Monday, November 16, 2009

Gene Patterson's $200,000 govt paycheck



WATE TV news talking head Gene Patterson was hired as "deputy mayor" for Skull & Bones mayor/ambassador Victor "Victoria" Ashe. Salary in year 2000 was $98,048, for a non-existant job, i.e., "propaganda services". Tennessee Open Records Act request by John Lee at Pirate News. Patterson got paid at least two $100,000 paychecks, and has now returned to top disinfo agent at WATE TV News.

Ashe was George W Bush's gay lover according to Leolla McConnell's book Lustful Utterances. McConnell is now missing and presumed murdered, just like one of Victor Ashe's boyfriends in the Andrew Johnson Hotel on Gay Street (Pirate News TV HQ), and GW Bush's black girlfriend, Margie Shoedinger, who sued him for rape in Houston. Kitty Kelly's vetted Bush biography, The Family, proved GW was queer as a 3-dollar bill.



TN Open Records Act reply from City of Knoxville Municipal Corp, 1 Nov 09, received 9 Nov 09. Refusal to provide public records for $20-million media contracts with WBIR TV and Knoxville News Sentinel. But law director Debbie Poplin (or WBIR?) had no problem throwing WATE under the bus.

Tennessee Open Records Act Request - By John Lee at Pirate News, 1 November 2009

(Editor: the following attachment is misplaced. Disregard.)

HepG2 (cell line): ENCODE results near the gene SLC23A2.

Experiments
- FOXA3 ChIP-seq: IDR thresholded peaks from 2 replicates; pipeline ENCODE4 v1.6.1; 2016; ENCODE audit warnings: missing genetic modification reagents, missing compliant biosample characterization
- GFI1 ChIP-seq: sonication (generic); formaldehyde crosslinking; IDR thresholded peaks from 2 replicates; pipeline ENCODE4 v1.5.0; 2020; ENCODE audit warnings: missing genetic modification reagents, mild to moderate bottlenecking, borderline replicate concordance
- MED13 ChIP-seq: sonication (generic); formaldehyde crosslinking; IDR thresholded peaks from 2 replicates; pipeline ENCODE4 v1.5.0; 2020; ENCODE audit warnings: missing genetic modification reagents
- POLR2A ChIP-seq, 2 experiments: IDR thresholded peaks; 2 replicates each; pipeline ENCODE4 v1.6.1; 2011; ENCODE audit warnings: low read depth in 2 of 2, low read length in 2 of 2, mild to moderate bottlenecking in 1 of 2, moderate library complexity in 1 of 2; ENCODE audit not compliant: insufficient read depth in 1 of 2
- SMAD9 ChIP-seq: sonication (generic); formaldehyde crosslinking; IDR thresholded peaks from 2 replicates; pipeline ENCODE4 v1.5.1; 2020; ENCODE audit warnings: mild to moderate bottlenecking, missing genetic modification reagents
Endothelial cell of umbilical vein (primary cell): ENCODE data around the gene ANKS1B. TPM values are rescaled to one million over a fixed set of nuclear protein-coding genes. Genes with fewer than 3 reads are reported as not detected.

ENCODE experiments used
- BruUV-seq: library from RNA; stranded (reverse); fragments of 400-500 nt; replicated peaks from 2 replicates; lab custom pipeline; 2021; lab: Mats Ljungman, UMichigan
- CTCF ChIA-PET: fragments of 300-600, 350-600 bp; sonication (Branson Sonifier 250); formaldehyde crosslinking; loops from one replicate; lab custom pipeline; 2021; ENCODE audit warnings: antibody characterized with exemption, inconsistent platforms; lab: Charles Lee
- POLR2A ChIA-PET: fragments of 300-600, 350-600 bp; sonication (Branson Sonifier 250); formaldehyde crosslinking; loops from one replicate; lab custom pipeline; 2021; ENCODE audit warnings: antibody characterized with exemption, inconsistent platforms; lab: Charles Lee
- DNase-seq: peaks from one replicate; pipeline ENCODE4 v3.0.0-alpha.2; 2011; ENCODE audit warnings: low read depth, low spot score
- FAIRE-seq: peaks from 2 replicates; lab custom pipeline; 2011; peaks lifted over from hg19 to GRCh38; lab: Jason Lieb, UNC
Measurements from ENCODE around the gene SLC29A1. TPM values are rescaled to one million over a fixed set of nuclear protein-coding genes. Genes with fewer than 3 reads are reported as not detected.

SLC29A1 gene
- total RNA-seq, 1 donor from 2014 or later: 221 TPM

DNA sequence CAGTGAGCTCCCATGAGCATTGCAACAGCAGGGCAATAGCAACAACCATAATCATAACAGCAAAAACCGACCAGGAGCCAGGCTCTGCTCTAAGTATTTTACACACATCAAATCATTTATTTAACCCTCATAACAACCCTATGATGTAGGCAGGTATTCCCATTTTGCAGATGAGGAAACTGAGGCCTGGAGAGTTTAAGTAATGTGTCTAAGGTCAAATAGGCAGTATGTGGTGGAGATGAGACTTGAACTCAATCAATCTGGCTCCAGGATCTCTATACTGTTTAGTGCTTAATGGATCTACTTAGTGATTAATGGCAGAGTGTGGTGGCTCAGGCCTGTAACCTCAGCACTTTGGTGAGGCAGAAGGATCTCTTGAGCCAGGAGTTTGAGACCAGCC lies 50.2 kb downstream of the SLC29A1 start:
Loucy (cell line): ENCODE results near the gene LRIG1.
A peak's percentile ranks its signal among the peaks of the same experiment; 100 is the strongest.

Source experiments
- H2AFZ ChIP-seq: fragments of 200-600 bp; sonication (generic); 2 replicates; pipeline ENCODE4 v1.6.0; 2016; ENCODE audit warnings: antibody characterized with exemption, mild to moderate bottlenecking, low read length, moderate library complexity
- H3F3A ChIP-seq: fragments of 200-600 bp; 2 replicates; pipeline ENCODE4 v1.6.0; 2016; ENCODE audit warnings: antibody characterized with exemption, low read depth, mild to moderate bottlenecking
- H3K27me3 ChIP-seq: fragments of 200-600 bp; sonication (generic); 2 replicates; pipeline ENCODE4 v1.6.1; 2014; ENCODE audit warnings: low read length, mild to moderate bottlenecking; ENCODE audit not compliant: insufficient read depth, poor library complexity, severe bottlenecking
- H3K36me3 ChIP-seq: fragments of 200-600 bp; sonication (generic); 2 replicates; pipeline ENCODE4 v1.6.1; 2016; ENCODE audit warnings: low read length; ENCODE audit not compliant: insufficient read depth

Cliff Clark had a massive stroke - After Judge Mary Beth Leibowitz overturned the TN Open Records Act and constitutions, threatens arrest of Pirate News. State of TN v Clifford Clark

Judge burns 1st Amendment on Constitution Day - Reads Miranda rights to Pirate News, State of TN v Clifford Clark, 9/11/2009

Pirate News subpoenas public records from City of Knoxville - Subpoenas for rebuttal witnesses WBIR TV and Knoxville News Sentinel regarding their $20-million govt contracts for propaganda services selling a Police State to the sheeple.

State v Clark Archive - All charges dismissed against Mr Clark after a Knox County deputy confessed to shooting a red-light traffic camera.




PROHIBITION ON PUBLICITY OR PROPAGANDA - H.R.2764 Consolidated Appropriations Act, 2008, SEC. 639. "No part of any appropriation contained in this Act shall be used for publicity or propaganda purposes within the United States not authorized before the date of the enactment of this Act by the Congress."